A couple of months ago, one of my colleagues, Jon Stefanuca, wrote a post for Eye Opener entitled Four Tips For Getting the Medical Care You Need When You Are Having An Asthma Problem. In that article, he explained the importance of patients proactively knowing and explaining their asthma symptoms to healthcare providers. He focused on some of the key features of asthma and the unique symptoms that each individual may experience. If you have not already read that article, I highly recommend it as a great way to become a better advocate for yourself or someone in your life that suffers from asthma.
Over the last few months, I have been thinking about Jon’s advice in relation to some work I have been doing. It makes good sense and hopefully will help people receive better care when they are having exacerbations of their asthma. However, I was disheartened to read a recent article from Reuters about how frequently parents underestimate their children’s asthma symptoms.
Parents Underestimate Their Children’s Asthma Symptoms
I am always a little leery of studies that are drugmaker-funded, particularly when the study suggests that perhaps more medications are needed to combat a problem. However, taken at face value, this is a pretty frightening idea given how many children now suffer from asthma and how serious a condition it can be for those children and families. The article points to a disconnect between the parents’ description of their child’s asthma and whether the asthma was actually being adequately treated:
While more than seven out of every 10 parents interviewed described their child’s asthma as “mild” or “intermittent,” the disease was adequately treated in only six in 10 kids.
A doctor who was not involved in the study explained it this way:
“Parents are only aware of asthma when the child is more severely ill,” Dr. Gordon Bloomberg…
“Physicians cannot just ask the parent ‘how is your child doing?’ The physician will get a global answer that doesn’t reflect the child’s quality of life,” said Bloomberg, of Washington University in St. Louis.
Poor treatment may influence asthmatic children’s quality of life, as well as that of their families.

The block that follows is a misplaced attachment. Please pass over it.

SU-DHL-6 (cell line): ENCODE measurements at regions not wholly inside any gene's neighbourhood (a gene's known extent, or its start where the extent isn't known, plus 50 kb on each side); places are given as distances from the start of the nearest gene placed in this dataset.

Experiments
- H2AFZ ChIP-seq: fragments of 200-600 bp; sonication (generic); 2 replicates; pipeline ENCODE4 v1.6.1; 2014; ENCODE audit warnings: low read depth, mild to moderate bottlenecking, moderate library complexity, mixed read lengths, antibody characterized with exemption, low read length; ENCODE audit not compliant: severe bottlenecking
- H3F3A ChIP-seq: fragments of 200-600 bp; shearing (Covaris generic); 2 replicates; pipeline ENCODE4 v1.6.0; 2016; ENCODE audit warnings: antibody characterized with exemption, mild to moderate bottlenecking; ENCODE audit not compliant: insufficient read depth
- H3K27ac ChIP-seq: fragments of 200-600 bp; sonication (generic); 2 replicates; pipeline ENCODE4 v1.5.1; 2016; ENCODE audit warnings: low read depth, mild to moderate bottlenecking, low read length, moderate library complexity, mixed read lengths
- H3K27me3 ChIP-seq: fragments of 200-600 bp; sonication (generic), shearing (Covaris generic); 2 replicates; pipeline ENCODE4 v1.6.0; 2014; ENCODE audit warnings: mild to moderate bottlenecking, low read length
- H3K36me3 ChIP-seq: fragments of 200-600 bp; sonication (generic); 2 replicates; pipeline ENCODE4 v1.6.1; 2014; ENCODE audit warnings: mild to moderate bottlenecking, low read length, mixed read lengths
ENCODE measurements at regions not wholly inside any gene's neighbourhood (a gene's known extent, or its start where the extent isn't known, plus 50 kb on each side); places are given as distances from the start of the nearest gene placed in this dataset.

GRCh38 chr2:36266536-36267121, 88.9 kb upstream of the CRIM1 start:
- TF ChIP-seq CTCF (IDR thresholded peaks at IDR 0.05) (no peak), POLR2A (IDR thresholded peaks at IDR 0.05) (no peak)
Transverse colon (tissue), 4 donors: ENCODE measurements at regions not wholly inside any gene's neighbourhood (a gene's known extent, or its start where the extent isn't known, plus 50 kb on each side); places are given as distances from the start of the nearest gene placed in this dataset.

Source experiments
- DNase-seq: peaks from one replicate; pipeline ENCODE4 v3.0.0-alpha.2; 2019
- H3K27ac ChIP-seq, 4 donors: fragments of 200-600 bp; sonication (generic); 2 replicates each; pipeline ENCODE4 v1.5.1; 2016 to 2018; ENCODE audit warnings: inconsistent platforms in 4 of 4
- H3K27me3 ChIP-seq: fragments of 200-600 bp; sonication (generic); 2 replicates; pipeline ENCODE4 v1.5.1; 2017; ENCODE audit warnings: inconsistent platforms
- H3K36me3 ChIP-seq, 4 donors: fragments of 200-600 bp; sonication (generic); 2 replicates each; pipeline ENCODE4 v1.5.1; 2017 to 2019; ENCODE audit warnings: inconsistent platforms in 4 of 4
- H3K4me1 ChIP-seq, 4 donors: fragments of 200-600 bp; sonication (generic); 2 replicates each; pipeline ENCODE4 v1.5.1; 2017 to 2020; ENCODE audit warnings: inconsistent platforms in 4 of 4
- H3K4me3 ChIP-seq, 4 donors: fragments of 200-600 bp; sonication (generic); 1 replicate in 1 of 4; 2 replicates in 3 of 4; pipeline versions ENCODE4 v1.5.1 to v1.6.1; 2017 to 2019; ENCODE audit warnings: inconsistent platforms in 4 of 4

In the survey, more than four in 10 parents reported missing work because of their child’s asthma, and similar numbers of parents regularly lost sleep for the same reason.
Children are Better Reporters Than Their Parents of Symptoms
Interestingly, “[t]he study also found children tended to be better than their parents at determining how well their asthma was being treated.” So, clearly, doctors must take the time to discuss the asthma symptoms and treatments not only with parents but also in a sensitive and appropriate way with the children patients themselves in order to receive a better indication of the disease status. The doctors interviewed for the Reuter’s article had different opinions on what this means for asthma treatment:
According to a new report, this suggests parents need more education about asthma medications.
But one expert said more medication is not the be-all and end-all for children.
“The idea of total control…is not where we should be putting our energy,” Dr. Barbara Yawn from Olmstead Medical Center in Rochester, Minnesota, told Reuters Health in an email.
Instead of just giving children with stubborn breathing problems more medication, she said better communication is needed to determine how children’s lives are affected, and what it will take to prevent their symptoms.